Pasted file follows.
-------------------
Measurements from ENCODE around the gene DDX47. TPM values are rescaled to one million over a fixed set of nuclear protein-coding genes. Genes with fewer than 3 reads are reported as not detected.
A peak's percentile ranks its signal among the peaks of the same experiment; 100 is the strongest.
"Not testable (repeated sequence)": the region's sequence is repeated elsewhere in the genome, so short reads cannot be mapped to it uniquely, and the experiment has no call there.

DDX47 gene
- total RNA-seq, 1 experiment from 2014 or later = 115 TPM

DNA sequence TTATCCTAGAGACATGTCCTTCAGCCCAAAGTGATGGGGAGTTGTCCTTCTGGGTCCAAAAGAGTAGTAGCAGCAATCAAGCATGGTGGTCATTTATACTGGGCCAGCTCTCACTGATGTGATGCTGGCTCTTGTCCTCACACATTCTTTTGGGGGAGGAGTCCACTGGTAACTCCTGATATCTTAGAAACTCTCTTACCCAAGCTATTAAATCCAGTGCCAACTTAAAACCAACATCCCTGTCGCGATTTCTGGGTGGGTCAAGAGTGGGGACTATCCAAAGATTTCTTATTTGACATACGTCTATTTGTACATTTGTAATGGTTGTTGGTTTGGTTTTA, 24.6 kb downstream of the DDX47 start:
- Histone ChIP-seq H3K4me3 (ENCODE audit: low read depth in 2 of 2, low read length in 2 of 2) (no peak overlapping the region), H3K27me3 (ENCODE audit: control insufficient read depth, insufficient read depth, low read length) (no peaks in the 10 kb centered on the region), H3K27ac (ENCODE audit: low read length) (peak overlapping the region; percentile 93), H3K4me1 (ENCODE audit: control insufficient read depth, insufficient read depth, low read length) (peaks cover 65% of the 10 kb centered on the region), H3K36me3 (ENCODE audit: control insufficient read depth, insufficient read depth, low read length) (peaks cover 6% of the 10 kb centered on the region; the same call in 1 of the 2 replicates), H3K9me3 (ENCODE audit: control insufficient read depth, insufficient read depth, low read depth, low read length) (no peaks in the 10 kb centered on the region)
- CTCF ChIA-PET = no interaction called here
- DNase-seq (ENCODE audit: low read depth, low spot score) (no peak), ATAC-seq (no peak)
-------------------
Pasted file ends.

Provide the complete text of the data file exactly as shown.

Measurements from ENCODE around the gene DDX47. TPM values are rescaled to one million over a fixed set of nuclear protein-coding genes. Genes with fewer than 3 reads are reported as not detected.
A peak's percentile ranks its signal among the peaks of the same experiment; 100 is the strongest.
"Not testable (repeated sequence)": the region's sequence is repeated elsewhere in the genome, so short reads cannot be mapped to it uniquely, and the experiment has no call there.

DDX47 gene
- total RNA-seq, 1 experiment from 2014 or later = 115 TPM

DNA sequence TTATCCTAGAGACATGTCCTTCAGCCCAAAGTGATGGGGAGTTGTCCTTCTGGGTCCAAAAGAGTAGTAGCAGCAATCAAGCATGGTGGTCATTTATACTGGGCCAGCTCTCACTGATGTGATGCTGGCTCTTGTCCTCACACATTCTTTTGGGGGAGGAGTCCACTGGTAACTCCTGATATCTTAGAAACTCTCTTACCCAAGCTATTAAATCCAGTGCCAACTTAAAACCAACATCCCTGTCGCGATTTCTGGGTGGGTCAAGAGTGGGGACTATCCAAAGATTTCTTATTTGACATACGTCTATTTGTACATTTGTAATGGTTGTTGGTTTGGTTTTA, 24.6 kb downstream of the DDX47 start:
- Histone ChIP-seq H3K4me3 (ENCODE audit: low read depth in 2 of 2, low read length in 2 of 2) (no peak overlapping the region), H3K27me3 (ENCODE audit: control insufficient read depth, insufficient read depth, low read length) (no peaks in the 10 kb centered on the region), H3K27ac (ENCODE audit: low read length) (peak overlapping the region; percentile 93), H3K4me1 (ENCODE audit: control insufficient read depth, insufficient read depth, low read length) (peaks cover 65% of the 10 kb centered on the region), H3K36me3 (ENCODE audit: control insufficient read depth, insufficient read depth, low read length) (peaks cover 6% of the 10 kb centered on the region; the same call in 1 of the 2 replicates), H3K9me3 (ENCODE audit: control insufficient read depth, insufficient read depth, low read depth, low read length) (no peaks in the 10 kb centered on the region)
- CTCF ChIA-PET = no interaction called here
- DNase-seq (ENCODE audit: low read depth, low spot score) (no peak), ATAC-seq (no peak)